Previous blog posts have focused primarily on the Verse of the Day with emphasis on the Word for the Day from time to time. For the next week our entries will closely examine a phrase that is often heard: “It’s all about relationships. . .” This statement resonates through life, as individuals desire to maintain successful relationships. I recall this declaration as the theme of a life-changing conference that I attended in 2013.hosted by Apostles Eric and Carolyn Warren of Equip U Ministries of Reynoldsburg, OH.
The following comments are taken from a blog entry related to that event:
Dane Findley, health writer and wellness coach, commented that “Paying close attention to the relationships in your life is not an extracurricular activity — it’s the reason for life itself.”
Without question, “It’s all about relationships,” starting from Genesis 1:1 to Revelation 22:21. The Book of Genesis and subsequent books of the Bible unfold the consequences of the first broken relationship when Lucifer chooses to break fellowship with God, thus becoming the “first murderer” and “the father of lies” who begets an untruth in the very presence of truth. We see the devastating consequences of his deadly influence in the Fall of Man and the degradation of humanity and all of earthly life itself.
The Scriptures reveal God’s ultimate desire for reconciliation and the healing of all broken relationships, expressed through Jesus Christ. As ambassadors or representatives of Christ, we stand in his place, using the word of reconciliation which is part of the ministry of reconciliation, as we endeavor to restore broken relationships, first with God and with others as well (II Corinthians 5:17-21).
The primary relationship in life is one’s relationship with God. Matthew 6:33 reminds us to “Seek first the kingdom of God and His righteousness, and all these things will be added unto you.” We also recognize “The first and great commandment: To love God with all your heart, soul, mind and strength.” Believers are further instructed to “love your neighbor as yourself.” When we love God, first of all, and then love others to the same degree that we love ourselves, we fulfill the law of love which is the highest expression of God who is love.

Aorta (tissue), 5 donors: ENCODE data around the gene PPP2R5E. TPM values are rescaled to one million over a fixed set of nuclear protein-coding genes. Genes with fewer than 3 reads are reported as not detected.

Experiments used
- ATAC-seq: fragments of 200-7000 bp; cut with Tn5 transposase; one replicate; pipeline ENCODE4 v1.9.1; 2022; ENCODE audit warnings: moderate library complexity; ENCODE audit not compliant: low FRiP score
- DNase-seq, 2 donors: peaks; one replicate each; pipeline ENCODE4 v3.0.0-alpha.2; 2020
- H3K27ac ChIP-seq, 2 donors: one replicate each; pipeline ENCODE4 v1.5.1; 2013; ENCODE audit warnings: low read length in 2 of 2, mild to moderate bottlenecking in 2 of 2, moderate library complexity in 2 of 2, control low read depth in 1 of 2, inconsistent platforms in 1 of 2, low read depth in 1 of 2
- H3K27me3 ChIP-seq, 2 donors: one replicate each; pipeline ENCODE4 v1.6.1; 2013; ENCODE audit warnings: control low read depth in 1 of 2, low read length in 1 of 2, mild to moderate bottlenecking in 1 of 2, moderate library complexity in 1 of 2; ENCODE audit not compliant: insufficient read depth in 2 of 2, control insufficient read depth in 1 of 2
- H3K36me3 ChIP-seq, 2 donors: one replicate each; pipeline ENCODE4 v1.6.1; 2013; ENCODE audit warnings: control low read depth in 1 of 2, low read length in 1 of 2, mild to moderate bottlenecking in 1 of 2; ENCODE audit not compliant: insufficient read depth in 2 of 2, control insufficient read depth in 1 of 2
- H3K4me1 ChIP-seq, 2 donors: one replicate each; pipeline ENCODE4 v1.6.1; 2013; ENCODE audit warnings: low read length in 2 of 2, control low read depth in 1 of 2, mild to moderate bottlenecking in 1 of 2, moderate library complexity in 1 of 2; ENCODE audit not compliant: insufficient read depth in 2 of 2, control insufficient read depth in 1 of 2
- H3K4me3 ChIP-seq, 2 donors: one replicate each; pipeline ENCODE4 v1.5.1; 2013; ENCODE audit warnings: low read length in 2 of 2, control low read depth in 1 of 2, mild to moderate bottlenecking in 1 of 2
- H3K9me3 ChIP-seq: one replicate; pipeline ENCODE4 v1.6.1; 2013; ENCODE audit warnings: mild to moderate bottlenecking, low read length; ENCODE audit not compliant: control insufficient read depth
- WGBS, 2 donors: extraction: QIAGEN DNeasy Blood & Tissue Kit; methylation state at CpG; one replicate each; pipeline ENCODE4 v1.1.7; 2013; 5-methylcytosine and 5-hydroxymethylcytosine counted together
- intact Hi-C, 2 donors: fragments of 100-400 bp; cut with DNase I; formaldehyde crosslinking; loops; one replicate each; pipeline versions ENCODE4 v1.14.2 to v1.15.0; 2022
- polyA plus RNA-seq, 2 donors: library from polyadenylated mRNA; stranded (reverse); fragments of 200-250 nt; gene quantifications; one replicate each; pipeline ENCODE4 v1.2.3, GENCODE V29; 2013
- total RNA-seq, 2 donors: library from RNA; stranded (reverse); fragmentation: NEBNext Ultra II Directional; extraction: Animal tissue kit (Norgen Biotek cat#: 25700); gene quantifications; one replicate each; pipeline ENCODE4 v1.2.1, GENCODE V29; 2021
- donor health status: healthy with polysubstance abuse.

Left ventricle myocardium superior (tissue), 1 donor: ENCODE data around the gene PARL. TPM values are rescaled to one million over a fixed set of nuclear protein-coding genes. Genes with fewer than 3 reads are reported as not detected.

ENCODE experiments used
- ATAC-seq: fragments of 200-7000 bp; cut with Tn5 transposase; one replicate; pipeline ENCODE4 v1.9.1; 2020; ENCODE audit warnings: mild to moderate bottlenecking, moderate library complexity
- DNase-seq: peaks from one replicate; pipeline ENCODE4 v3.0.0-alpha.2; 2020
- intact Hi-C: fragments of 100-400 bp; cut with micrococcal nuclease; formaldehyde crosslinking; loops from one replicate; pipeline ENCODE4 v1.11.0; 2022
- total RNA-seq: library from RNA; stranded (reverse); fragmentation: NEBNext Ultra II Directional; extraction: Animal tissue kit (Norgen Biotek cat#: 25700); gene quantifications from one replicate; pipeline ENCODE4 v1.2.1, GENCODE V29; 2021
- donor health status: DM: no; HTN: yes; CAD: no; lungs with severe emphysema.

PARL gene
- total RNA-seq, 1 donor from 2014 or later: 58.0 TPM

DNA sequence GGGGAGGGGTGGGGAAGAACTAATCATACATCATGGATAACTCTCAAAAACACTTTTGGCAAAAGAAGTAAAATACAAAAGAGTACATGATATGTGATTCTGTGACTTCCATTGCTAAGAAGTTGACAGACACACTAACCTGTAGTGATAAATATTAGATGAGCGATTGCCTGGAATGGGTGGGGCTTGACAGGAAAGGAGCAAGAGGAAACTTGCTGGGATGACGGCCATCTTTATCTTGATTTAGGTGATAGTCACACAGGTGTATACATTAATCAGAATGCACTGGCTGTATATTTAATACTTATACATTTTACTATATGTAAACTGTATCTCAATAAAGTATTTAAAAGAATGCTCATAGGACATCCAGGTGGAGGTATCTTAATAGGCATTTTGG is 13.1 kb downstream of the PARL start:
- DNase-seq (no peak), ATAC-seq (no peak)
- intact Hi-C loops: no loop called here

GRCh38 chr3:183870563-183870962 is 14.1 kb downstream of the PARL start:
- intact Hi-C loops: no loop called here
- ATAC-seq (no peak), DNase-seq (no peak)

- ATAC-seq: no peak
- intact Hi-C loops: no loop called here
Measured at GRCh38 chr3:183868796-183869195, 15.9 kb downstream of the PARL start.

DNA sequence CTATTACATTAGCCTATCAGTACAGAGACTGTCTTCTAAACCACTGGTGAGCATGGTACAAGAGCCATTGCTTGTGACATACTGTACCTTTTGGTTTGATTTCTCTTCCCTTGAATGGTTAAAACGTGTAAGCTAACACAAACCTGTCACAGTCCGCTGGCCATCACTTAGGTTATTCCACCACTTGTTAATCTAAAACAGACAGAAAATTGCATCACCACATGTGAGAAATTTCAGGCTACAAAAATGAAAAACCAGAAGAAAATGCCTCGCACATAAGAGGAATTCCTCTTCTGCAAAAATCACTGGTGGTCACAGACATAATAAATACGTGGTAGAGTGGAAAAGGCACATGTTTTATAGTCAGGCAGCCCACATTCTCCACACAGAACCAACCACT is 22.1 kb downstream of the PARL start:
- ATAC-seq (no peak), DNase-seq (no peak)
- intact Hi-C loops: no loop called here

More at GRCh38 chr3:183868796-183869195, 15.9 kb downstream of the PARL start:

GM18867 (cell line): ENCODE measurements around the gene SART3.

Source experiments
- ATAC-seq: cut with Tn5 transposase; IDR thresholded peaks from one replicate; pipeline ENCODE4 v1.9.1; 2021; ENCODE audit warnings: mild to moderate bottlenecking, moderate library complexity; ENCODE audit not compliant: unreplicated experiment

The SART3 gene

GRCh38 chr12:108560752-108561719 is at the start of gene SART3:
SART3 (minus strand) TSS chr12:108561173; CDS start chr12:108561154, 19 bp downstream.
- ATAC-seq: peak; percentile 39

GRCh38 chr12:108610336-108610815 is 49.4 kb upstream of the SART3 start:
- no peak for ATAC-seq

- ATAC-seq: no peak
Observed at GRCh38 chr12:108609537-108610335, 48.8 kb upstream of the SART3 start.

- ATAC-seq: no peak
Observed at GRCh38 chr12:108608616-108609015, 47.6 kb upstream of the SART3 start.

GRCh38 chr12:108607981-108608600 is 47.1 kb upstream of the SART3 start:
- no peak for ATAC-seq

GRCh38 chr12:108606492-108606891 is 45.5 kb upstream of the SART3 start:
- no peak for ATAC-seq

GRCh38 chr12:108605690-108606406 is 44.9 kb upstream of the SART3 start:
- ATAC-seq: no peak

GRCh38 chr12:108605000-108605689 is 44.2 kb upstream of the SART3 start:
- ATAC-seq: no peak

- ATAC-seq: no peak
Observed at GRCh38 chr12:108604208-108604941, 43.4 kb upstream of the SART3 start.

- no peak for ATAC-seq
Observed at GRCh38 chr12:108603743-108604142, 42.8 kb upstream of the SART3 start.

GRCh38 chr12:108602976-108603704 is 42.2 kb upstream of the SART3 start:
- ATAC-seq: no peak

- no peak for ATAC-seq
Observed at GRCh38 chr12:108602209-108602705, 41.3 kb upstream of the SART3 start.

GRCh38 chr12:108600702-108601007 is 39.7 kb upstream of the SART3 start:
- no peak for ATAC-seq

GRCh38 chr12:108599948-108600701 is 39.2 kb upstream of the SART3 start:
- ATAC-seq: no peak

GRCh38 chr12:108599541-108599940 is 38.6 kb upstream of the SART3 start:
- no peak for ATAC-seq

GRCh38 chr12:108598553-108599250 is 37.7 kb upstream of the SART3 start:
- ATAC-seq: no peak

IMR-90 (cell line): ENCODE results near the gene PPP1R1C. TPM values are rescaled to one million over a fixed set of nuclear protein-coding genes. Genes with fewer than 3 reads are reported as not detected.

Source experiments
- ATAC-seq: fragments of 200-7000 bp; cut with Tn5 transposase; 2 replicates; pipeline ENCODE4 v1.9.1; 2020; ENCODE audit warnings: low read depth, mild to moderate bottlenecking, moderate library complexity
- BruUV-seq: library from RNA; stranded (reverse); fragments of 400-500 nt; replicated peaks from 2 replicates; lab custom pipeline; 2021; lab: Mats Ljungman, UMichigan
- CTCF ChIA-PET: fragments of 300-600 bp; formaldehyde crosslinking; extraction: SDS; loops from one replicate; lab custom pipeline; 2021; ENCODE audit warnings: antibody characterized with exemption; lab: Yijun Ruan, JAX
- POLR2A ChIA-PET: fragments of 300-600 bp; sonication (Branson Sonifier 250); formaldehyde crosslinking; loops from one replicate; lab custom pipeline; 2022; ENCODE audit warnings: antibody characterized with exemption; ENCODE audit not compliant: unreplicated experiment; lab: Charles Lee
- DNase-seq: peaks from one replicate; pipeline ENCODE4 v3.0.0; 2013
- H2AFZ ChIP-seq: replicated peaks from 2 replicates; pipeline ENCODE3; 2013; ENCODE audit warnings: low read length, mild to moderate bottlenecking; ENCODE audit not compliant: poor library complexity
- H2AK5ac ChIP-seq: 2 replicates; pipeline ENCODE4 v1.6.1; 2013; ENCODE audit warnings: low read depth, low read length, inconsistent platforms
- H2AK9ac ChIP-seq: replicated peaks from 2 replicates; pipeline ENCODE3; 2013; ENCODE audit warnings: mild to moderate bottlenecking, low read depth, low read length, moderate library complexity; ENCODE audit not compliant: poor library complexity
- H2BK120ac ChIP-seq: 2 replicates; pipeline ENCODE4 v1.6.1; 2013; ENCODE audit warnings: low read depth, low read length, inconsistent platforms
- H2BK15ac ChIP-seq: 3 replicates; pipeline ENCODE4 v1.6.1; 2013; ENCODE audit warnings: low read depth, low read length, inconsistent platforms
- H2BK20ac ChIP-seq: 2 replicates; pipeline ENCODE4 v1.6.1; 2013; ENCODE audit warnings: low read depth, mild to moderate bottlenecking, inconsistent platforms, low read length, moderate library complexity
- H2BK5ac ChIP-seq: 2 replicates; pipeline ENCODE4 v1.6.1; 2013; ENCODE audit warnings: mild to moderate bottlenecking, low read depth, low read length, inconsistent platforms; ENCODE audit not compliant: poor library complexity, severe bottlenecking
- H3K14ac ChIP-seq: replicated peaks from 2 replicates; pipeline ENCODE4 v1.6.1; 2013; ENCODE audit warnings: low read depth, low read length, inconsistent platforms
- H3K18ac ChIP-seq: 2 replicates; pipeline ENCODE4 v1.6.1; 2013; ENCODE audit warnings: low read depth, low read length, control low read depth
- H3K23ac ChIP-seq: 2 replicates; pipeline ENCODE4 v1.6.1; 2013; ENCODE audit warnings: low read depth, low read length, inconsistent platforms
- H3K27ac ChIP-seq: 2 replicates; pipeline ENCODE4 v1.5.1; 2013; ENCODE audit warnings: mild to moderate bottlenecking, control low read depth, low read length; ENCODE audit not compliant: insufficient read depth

Among the powerful and insightful presentations at the “It’s all about relationships Conference was a teaching by Apostle Carolyn Warren who discussed seven principles that can be universally applied to “launch, challenge, and grow relationships.” Certainly these principles for achieving and maintaining successful relationships could be specifically applied in an area of critical importance in America today: race relations.
Today’s blog post will discuss the first of these seven principles with an additional entry being posted each day for the remainder of the week. These seven principles are related to verbs that connote action when specifically applied in terms of what should be done to “one another,” a phrase that is used 31 times in the Scriptures. The reciprocal pronoun used in the plural carries the notion of a group of people acting upon themselves, i.e., upon one another. For example, we are to “love another and so forth. . .”
7) Make peace
The number seven represents ““fullness, finishing, and spiritual perfection,” according to Biblical scholar E.W. Bullinger. The seven verbs thus comprise a seven-fold template that can be applied to strengthen any relationship, especially in the area of interracial relationships. Bullinger also notes that seven is the number or hallmark of the Holy Spirit’s work.
Love one another:
Love, indeed, is the first principle of all relationships, the foundation stone expressed in the first and great commandment: Love God with all your heart, soul, mind and strength, and love your neighbor as yourself. On these two hang all the law and the prophets,” said Jesus Christ.
As the essential element of life, Jesus Christ is the model, the standard of love who responds to a question regarding the greatest commandment:
Jesus replied: “‘Love the Lord your God with all your heart and with all your soul and with all your mind.’ This is the first and greatest commandment. And the second is like it: ‘Love your neighbor as yourself.’
Throughout the New Testament believers are encourage to “love one another.” Note 1 Peter 3:8 in the Amplified Bible:
Now concerning brotherly love, you have no need for anyone to write you, for you have been [personally] taught by God to love one another [that is, to have an unselfish concern for others and to do things for their benefit].
Jesus Christ reminded his followers to demonstrate their love for one another:
John 13:34-35 (AMP)
34 I am giving you a new commandment, that you love one another. Just as I have loved you, so you too are to love one another. 35 By this everyone will know that you are My disciples, if you have love and unselfish concern for one another.”
1 Thessalonians 4:9 (AMP) sums up the matter:
Finally, all [of you] should be of one and the same mind (united in spirit), sympathizing [with one another], loving [each other] as brethren [of one household], compassionate and courteous (tenderhearted and humble).
As we reflect upon the first principle to be applied to “launch, challenge, and grow relationships,” each day we must
Decide to demonstrate, freely give and practice love:
The first thread whereby we must launch all relationships
And follow Christ’s command that we love one another.
“Love one another.”
Michael W. Smith offers comments and a spirited musical reminder: